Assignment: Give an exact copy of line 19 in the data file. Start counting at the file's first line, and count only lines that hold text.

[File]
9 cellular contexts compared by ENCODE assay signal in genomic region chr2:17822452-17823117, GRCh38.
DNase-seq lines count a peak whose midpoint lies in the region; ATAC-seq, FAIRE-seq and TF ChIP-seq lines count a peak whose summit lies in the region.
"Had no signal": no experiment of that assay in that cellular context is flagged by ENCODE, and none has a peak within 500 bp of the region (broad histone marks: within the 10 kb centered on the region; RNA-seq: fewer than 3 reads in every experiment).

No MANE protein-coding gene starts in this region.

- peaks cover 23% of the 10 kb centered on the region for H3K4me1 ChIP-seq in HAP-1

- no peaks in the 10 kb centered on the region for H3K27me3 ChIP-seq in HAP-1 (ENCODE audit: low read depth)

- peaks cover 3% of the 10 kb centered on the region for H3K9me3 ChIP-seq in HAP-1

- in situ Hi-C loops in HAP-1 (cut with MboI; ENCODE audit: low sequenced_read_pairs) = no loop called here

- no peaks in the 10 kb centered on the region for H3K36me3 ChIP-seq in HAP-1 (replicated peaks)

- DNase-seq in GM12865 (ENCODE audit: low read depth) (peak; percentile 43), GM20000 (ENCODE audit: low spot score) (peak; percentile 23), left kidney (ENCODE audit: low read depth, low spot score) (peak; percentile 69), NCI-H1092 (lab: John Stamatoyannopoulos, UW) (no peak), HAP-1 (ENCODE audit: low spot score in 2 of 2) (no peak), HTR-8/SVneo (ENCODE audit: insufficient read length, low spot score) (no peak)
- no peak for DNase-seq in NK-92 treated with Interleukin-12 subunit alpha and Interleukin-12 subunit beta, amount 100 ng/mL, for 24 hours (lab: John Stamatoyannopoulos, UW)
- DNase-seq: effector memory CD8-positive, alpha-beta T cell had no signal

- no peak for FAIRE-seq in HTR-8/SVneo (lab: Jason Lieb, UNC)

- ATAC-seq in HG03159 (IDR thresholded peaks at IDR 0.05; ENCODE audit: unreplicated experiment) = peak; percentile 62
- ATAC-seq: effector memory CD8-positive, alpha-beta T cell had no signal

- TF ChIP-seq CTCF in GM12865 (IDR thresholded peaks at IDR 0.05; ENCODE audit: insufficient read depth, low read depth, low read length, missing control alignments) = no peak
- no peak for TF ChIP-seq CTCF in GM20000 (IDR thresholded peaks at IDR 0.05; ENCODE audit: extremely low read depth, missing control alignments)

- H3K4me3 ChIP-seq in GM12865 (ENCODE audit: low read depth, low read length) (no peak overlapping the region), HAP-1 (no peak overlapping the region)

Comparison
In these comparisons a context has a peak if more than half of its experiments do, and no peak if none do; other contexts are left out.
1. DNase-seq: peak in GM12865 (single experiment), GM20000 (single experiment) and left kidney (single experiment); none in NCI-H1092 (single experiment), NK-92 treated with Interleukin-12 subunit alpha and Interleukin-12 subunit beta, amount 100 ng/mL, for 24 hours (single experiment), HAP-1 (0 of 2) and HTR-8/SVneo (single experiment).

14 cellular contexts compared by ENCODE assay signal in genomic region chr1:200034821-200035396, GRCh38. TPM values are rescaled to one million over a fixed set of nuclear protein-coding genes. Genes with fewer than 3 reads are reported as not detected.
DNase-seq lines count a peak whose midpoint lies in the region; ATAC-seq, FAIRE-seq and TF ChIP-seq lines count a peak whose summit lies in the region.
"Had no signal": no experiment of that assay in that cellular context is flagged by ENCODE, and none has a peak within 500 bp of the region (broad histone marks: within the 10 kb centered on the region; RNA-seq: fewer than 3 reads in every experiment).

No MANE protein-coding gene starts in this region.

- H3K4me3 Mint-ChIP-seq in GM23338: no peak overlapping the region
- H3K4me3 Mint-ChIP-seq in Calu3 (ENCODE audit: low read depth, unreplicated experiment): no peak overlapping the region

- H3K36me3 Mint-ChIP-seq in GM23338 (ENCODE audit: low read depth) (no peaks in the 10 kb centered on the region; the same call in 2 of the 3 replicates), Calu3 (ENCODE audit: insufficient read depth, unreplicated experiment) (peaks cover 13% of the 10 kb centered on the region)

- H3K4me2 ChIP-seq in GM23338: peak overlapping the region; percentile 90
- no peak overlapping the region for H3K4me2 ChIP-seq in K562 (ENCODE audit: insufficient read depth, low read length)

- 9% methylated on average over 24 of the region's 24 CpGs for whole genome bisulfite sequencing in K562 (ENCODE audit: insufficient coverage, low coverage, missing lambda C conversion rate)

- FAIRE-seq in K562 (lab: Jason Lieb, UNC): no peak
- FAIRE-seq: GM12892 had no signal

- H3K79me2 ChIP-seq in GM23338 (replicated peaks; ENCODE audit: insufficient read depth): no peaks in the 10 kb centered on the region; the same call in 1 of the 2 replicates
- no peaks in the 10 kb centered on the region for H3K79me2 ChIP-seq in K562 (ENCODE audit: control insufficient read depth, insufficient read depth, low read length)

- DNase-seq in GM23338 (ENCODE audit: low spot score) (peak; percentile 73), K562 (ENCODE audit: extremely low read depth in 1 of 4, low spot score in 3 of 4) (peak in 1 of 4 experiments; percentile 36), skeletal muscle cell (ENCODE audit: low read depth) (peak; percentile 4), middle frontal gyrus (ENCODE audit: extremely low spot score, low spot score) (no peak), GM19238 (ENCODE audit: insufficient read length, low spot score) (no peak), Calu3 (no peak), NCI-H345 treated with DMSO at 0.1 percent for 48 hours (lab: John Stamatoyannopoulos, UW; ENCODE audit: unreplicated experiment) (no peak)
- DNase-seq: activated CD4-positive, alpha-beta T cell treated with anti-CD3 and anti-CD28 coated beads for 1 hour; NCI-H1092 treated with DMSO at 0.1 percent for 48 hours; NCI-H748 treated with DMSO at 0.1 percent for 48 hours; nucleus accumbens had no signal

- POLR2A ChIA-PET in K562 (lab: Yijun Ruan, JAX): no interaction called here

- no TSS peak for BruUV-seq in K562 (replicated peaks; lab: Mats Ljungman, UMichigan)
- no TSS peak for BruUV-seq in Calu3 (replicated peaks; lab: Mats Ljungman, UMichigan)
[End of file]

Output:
Comparison